Statistical portrait of R.I. children shows less poverty, more inequity

By: - May 15, 2023 4:13 pm

Paige Clausius-Parks, executive director of Rhode Island Kids Count, speaks at the Crowne Plaza Hotel in Warwick on Monday, May 15, 2023, during the Factbook Breakfast releasing the organization’s 2023 Factbook examining 70 indicators of R.I. demographics and socioeconomics.

WARWICK — Fewer Rhode Island children are living in poverty than a decade ago, but progress in improving outcomes for children of color continues to lag behind that of whites, a new report from the state’s leading children’s policy think tank finds.

The percentage of children living in poverty dropped from 20% to 15% overall between 2015 and 2021, according to the 2023 Rhode Island Kids Count Factbook released Monday at a breakfast event at the Crowne Plaza Hotel in Warwick. The report highlights the growing diversity and inequity among children born in the Ocean State.

“Rhode Island will not prosper if we continue to leave our children of color, children with disabilities, multilingual learners, and immigrants behind,” the organization’s executive director, Paige Clausius-Parks, told an audience of 400 activists, academics, educational, and political leaders. “We call on lawmakers to prioritize equitable solutions.”

The factbook is an annual data analysis which examines 70 indicators of Rhode Island’s socioeconomic and demographic future. Among this year’s findings, 65% (6,346) of newborns born in Rhode Island in 2022 were born with socio-economic, health, or developmental indicators putting them at risk for poorer outcomes later in life. 

Kids Count leadership said the factbook is meant to serve as a springboard for policy creation and discussion. 

As birth rates in Rhode Island decline, almost half, some 46% of Rhode Island newborns in 2022, were babies of color.     

Among children living in households with incomes below the federal poverty threshold of $23,578 for a family of three between 2017 and 2021, 10% were white. For American Indians, the percentage was 56%; Latino was 30%, Black was 25%; Asian/Pacific Islander was 12%.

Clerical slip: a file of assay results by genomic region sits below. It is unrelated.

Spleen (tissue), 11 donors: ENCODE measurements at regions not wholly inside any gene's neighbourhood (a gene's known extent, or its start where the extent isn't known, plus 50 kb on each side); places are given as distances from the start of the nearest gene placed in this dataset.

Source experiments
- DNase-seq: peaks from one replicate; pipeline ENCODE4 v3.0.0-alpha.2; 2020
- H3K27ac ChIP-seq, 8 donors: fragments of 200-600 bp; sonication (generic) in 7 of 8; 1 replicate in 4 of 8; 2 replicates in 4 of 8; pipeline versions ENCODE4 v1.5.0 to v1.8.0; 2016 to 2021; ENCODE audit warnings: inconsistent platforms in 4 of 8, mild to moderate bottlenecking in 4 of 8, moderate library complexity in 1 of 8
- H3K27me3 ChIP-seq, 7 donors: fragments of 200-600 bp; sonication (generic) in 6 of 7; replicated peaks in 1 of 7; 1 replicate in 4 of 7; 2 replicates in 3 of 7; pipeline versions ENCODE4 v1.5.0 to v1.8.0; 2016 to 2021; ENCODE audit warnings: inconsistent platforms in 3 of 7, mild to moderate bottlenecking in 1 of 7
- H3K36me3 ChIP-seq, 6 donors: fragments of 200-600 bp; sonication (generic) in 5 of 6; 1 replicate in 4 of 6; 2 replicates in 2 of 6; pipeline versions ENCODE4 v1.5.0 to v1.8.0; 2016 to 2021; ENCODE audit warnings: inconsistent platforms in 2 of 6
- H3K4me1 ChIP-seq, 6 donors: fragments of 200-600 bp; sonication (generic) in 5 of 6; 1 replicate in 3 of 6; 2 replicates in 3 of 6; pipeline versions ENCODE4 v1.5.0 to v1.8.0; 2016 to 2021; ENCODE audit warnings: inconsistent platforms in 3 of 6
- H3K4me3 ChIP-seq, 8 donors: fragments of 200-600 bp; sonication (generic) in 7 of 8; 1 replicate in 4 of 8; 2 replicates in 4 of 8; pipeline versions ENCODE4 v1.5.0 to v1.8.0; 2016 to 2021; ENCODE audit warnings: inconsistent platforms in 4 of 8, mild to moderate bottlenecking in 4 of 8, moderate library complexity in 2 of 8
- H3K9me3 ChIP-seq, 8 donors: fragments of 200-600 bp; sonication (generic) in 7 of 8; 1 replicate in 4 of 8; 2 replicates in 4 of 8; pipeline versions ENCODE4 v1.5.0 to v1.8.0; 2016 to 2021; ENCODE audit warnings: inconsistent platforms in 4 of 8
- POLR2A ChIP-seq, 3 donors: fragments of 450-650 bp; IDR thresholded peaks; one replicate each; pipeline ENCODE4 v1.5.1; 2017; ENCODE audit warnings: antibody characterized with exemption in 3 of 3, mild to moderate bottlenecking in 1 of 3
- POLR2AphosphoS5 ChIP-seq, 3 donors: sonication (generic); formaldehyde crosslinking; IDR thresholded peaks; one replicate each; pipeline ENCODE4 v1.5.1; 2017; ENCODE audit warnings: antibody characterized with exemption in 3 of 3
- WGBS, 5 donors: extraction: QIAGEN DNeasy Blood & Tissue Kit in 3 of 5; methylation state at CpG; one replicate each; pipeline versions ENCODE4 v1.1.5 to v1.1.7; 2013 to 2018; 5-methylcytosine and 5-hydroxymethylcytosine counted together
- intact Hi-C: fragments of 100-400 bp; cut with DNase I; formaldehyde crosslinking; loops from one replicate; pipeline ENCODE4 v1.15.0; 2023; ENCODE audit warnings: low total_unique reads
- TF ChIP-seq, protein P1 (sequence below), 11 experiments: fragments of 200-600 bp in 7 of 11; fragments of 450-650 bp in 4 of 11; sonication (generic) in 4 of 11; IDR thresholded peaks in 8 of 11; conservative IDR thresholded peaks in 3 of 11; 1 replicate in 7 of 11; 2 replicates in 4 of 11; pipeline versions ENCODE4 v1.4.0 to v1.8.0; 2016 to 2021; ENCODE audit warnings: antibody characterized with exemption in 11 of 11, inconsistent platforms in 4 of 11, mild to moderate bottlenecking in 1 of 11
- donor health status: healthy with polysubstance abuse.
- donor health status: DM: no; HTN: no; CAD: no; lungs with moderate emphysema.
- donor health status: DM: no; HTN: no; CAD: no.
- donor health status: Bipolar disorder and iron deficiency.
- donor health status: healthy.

Many Latinos can identify as part of any racial category. 

“The idea is that data and information is power,” said Marion Orr, chair of the Kids Count Board. “We want to make sure you and everyone else in the state knows the state of children in Rhode Island.”

Many of Rhode Island’s top elected officials were at the event, including: Gov. Dan McKee, Sen. Jack Reed, Rep. Seth Magaziner, Rep. David N. Cicilline, Speaker of the Rhode Island House of Representatives K. Joseph Shekarchi, and Chairwoman of the Senate Education Committee Sen. Sandra Cano. 

“It’s really important we follow through on the things we’ve known,” McKee said, acknowledging that many of the disparities have been known for years. “I’m happy to be in a position to create those opportunities [for disadvantaged communities] we fully know need to happen.”

In her first factbook release since taking over the leadership of Rhode Island Kids Count in 2022, Clausius-Parks said the 2023 factbook considers the history of discriminatory policies that have contributed to the challenges children and families face today, especially when viewed through the lens of race, immigration, disability, and English language ability.

According to factbook data, births in Rhode Island declined by 18% over the 20 years between 2002 and 2022.

Attendees listen to a speaker during the 2023 Rhode Island Kids Count Breakfast at the Crowne Plaza Hotel in Warwick on Monday, May 15, 2023. (Photo by Kevin G. Andrade/Rhode Island Current)

Searching for solutions

The event’s keynote speaker, Brown University Professor of Sociology and Education Policy John Diamond, did a deep dive on the numbers and how they are contextualized by attitudes and policy.

“We have a challenge today,” Diamond said. “Our challenges of today are deeply rooted in issues of race and equity.” 

Diamond spoke on three points he said drove inequality in the states:

  • Opportunity hoarding — when a dominant group uses policy and economics to keep opportunities for social advancement among themselves. Diamond said school district borders often segregate by race and income.
  • Status beliefs — the association of certain characteristics with people of a certain race or economic background.
  • Organizational routine — how established procedures within agencies, companies, and other organizations mask discriminatory practices.

Diamond said improvements would come when current systems were deconstructed and reconstructed with a focus on ensuring racial and social justice.

He added that people in attendance at the launch had a special responsibility to keep that in mind.

“As I look around the room,” Diamond said, “I see a lot of people who have the power to  improve the lives of Rhode Islanders.”


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Kevin G. Andrade
Kevin G. Andrade

Kevin G. Andrade previously covered education, housing and human services for Rhode Island Current.